My research interests include online social networks, security and privacy, and datacenter networks. Much of my work focuses on using measured data to analyze and understand social networks and the social web. My interests in security and privacy dovetail nicely with my work on social networks, since social networks have become major targets for malicious activity. Finally, I am interested in the datacenter networks and distributed systems that power social networks and other large-scale web services, with a focus on novel network protocols and datacenter-scale applications.
As a new professor, I am actively recruiting new students. If you are interested in social networks or security and privacy, read the prospective students section of my webpage, and then send me an email.
- Filter Bubbles: Many websites use personalization to fine-tune content for each user. For example, if you and a friend both search for identical keywords on Google, it is likely that you will each receive stightly different results. However, social scientists have begun to argue that this invisible personalization is harmful to users. In our work, we are focused on quantifying the degree to which major websites personalize content and what information they use to power their algorithms. Once we understand the underlying mechanisms behind filter bubbles, we can devise new techniques to overcome them. Our work on the Filter Bubble has appeared at WWW 2013, and the code/data from our experiments is available here. We are actively researching other areas of web personalization, as well as defense mechanisms to pop Filter Bubbles.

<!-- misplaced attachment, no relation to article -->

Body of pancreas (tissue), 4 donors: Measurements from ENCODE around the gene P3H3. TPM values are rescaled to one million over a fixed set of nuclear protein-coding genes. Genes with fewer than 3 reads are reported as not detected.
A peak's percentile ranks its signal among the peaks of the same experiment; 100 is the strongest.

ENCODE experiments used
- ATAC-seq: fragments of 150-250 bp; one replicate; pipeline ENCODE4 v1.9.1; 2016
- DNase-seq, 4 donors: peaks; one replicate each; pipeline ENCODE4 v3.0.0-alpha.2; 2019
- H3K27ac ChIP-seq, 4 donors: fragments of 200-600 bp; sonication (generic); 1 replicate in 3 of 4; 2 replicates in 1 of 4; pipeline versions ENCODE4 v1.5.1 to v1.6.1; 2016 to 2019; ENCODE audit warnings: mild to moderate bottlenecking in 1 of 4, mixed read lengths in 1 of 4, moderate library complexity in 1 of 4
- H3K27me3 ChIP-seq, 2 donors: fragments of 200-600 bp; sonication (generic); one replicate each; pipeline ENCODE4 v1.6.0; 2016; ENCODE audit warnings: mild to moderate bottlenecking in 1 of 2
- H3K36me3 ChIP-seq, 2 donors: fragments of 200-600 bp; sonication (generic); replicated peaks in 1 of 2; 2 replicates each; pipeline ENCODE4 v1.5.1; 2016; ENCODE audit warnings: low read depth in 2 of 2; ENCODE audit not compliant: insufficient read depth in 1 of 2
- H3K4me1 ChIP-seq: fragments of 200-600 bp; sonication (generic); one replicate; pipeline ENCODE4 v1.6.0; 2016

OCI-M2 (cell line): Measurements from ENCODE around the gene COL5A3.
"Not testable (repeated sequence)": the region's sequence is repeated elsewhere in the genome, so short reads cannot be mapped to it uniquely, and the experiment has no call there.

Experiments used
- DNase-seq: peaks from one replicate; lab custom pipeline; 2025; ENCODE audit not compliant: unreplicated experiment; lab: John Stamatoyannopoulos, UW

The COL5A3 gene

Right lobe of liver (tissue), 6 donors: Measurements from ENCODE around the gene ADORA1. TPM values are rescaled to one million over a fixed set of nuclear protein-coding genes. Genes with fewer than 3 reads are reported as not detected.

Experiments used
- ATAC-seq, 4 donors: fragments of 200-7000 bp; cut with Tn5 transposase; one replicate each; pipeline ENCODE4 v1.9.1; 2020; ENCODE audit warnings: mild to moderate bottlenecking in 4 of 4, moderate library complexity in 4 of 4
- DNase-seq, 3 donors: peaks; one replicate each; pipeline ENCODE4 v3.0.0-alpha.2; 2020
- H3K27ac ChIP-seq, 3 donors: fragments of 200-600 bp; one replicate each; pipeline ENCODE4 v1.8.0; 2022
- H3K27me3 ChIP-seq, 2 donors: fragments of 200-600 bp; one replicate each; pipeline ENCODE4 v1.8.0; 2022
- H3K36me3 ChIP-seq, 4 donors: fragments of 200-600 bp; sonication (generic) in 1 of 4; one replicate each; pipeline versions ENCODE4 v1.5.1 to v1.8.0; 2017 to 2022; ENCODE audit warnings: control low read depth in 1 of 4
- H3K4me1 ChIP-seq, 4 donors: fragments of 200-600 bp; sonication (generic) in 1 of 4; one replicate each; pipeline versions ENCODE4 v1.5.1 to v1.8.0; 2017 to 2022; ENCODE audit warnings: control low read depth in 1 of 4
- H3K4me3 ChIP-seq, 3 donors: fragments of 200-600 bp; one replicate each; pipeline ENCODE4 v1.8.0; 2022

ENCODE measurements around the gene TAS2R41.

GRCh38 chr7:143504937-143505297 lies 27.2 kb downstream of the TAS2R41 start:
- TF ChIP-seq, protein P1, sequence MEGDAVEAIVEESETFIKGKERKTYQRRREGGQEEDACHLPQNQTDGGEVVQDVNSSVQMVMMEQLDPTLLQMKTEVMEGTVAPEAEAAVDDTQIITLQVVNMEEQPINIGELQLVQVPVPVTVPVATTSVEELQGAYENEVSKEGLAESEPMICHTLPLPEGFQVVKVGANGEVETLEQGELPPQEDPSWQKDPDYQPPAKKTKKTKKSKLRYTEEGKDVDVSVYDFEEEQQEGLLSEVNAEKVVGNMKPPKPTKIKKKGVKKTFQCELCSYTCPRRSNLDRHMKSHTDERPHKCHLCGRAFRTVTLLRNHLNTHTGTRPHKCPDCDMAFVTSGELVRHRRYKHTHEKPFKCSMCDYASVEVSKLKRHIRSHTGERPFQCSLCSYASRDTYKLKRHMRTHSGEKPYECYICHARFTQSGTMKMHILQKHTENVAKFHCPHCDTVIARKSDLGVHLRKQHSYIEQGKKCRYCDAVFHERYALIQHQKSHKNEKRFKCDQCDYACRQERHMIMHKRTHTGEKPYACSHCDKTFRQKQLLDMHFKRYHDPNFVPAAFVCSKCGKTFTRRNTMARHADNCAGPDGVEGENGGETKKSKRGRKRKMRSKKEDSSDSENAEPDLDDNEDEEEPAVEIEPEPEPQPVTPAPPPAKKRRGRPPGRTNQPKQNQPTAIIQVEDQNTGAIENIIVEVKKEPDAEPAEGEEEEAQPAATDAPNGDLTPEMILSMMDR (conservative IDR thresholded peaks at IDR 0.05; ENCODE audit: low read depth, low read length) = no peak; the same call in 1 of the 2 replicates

- Crowdturfing: There is a growing underground market on the Web for malicious crowdsourcing. For just a few cents, you can buy Facebook likes, Twitter followers, bulk social networking accounts, and fake reviews on Yelp. These types of social spam are extremely difficult for existing security systems to stop because the damage is caused by real people, not automated programs. In our work, we have measured malicious crowdturfuing systems, and we are actively engaged in devising new solutions to stop these insidious threats.
- Social Sybils: Fake accounts, otherwise known as Sybils, are a pervasive threat on the social web. Sybils generate a large portion of the spam on social networks, and steal personal information that is used to power targeted phishing attacks. Our research is focuses on using measured data to track Sybils, understand their attack strategies, and devise practical solutions to stop them.
|PhD in Computer Science||College of Engineering at UCSB||2008-2012|
|Masters in Computer Science||College of Engineering at UCSB||2006-2007|
|BS in Computer Science||College of Creative Studies at UCSB||2002-2006|
|Nominated for ACM Doctoral Dissertation Award||2012|
|Outstanding Dissertation Award from UCSB||2012|
|Best Paper Award: Honorable Mention at SIGCOMM||2011|
|Dean's Fellowship from UCSB||2010-2011|
|Distinguished Graduate Research Fellowship from UCSB||2008-2009|
|Best Poster Award at UCSB Graduate Student Workshop||2007|
|Nominated for Best Student Paper Award at IWQoS||2007|
|Microsoft Research Redmond||Cheng Huang and Jin Li||Summer 2011|
|Microsoft Research Cambridge||Thomas Karagiannis and Ant Rowstron||Summer 2010|